In 1940, metallurgists of the American Steel & Wire Company successfully tackled the problem. They perfected a process which produced valve spring wire of superior quality. In grueling tests, valve springs made of the wire outlasted Swedish steel by a decisive margin. The Wire Company's accomplishment was a major war contribution, for valve springs of rugged dependability were imperatively needed to keep our jeeps, trucks, tanks and planes in operation during the conflict.

Douglas A. Fisher, Office of Assistant to Chairman, United States Steel Corporation
Steel Serves the Nation, 1901-1951, The Fifty Year Story of United States Steel, 1951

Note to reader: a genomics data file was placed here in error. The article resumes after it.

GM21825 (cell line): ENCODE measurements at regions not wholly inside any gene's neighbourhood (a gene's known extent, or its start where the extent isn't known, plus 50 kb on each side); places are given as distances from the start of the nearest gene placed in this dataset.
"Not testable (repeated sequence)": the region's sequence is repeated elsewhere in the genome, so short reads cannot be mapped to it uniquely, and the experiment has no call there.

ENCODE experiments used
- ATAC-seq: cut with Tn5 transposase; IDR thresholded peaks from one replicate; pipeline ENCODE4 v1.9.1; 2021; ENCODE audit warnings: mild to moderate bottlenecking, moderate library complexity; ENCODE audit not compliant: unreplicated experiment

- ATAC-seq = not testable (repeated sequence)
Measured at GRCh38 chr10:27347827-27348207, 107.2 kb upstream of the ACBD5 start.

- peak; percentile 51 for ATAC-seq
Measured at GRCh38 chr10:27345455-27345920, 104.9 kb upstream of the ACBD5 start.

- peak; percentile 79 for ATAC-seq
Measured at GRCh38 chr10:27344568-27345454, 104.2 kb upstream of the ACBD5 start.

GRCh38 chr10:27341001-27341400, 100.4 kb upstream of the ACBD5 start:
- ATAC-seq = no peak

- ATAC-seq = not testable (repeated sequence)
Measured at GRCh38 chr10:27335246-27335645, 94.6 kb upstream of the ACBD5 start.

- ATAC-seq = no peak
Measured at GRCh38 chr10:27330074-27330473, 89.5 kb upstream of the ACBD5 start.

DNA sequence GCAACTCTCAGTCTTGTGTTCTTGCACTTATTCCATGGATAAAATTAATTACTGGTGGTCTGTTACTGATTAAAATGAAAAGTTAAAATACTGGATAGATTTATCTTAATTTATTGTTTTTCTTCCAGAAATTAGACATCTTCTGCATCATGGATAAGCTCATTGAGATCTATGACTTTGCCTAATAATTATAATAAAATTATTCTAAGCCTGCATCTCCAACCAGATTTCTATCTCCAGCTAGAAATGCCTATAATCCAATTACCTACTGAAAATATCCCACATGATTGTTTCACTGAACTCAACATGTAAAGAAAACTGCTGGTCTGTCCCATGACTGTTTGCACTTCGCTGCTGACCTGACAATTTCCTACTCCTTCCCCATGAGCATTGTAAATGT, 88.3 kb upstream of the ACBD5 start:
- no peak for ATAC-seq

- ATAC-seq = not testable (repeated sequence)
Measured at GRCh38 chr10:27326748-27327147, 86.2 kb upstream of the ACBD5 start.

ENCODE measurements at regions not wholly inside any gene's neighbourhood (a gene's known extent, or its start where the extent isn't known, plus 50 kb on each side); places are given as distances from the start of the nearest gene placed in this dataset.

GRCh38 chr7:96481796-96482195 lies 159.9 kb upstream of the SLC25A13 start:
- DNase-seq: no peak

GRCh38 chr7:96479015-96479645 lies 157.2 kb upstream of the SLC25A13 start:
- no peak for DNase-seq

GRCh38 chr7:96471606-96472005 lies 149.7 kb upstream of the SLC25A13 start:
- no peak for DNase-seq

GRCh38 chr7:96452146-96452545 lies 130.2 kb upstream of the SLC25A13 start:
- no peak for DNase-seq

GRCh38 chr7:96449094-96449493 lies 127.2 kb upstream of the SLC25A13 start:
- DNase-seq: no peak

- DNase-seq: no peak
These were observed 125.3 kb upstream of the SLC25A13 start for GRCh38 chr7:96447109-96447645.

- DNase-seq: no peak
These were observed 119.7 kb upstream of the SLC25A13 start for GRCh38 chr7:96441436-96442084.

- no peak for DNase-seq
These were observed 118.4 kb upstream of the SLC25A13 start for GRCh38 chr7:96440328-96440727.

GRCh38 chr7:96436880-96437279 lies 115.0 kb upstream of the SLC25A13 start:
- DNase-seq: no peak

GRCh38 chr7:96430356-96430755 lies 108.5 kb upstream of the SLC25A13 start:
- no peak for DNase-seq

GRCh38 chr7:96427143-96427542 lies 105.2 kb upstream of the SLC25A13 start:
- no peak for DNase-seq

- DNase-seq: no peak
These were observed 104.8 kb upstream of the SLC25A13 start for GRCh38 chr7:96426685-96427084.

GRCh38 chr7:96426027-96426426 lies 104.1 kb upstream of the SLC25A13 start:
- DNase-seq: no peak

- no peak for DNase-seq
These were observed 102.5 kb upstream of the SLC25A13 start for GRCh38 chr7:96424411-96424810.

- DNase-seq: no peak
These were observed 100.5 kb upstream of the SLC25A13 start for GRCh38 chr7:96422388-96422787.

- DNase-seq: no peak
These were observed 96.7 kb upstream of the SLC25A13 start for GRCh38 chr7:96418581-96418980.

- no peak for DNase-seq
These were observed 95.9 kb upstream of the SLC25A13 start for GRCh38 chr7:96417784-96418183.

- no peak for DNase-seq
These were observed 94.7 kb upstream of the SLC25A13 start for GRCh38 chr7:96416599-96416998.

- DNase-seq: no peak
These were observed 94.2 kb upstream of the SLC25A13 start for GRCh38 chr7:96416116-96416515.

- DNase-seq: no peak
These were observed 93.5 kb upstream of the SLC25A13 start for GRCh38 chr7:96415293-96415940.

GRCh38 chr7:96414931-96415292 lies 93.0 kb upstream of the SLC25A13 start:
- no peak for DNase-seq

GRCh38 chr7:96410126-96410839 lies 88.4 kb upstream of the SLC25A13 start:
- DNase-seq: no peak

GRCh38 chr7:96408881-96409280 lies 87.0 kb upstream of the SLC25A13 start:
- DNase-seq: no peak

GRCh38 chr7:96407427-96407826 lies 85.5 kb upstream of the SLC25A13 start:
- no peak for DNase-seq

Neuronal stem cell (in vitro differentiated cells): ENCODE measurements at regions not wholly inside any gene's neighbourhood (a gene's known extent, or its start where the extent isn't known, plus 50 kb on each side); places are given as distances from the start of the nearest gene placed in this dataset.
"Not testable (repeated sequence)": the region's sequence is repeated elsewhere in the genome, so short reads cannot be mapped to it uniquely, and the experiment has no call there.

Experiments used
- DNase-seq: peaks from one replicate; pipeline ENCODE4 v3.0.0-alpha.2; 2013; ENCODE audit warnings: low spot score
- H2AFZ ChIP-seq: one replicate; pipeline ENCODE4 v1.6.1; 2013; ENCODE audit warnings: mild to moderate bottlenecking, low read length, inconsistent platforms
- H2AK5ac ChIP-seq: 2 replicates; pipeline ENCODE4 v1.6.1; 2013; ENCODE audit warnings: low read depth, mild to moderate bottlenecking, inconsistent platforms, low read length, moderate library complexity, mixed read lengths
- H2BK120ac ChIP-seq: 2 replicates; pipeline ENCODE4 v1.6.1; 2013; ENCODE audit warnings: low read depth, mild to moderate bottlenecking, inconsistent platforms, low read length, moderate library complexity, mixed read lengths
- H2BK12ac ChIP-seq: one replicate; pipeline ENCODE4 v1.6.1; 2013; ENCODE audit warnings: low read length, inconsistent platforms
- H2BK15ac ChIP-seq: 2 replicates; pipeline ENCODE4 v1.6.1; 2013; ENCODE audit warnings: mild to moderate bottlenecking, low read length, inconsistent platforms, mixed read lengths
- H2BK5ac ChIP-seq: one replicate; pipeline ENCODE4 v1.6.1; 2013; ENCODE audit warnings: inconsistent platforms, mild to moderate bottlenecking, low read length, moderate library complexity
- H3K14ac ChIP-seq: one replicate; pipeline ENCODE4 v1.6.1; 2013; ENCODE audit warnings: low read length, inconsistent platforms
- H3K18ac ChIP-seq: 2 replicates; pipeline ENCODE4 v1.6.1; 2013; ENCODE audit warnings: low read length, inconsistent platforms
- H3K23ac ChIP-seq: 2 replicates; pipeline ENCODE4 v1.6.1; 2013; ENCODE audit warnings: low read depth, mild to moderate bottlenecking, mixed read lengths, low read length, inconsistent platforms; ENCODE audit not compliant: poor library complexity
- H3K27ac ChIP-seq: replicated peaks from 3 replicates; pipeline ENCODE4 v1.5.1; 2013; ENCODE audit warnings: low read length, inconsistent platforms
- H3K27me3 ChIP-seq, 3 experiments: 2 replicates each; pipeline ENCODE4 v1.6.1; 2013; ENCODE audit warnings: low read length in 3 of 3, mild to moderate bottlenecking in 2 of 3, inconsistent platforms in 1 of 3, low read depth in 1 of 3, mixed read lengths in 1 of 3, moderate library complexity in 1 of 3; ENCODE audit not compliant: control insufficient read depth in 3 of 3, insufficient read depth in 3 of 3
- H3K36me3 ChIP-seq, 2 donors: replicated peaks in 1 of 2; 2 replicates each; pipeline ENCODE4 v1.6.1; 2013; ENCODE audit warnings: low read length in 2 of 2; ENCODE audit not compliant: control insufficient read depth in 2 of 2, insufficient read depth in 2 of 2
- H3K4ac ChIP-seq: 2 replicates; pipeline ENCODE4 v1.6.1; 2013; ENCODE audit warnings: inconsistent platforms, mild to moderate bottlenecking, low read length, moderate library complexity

p. 163

Steve

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 Post subject: Re: Where Baldwin Diesels Were Built - 1944
PostPosted: Tue Dec 10, 2013 2:08 pm 
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J3a-614 wrote:

I'm impressed. They went to great lengths to hide it from the air. From the ground - everyone knew what it was.

Steve

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 Post subject: Re: Where Baldwin Diesels Were Built - 1944
PostPosted: Tue Dec 10, 2013 2:20 pm 
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Location: Pac NW, via North Florida
In a modern context, people today cannot understand the level of secrecy that dominated wartime communications.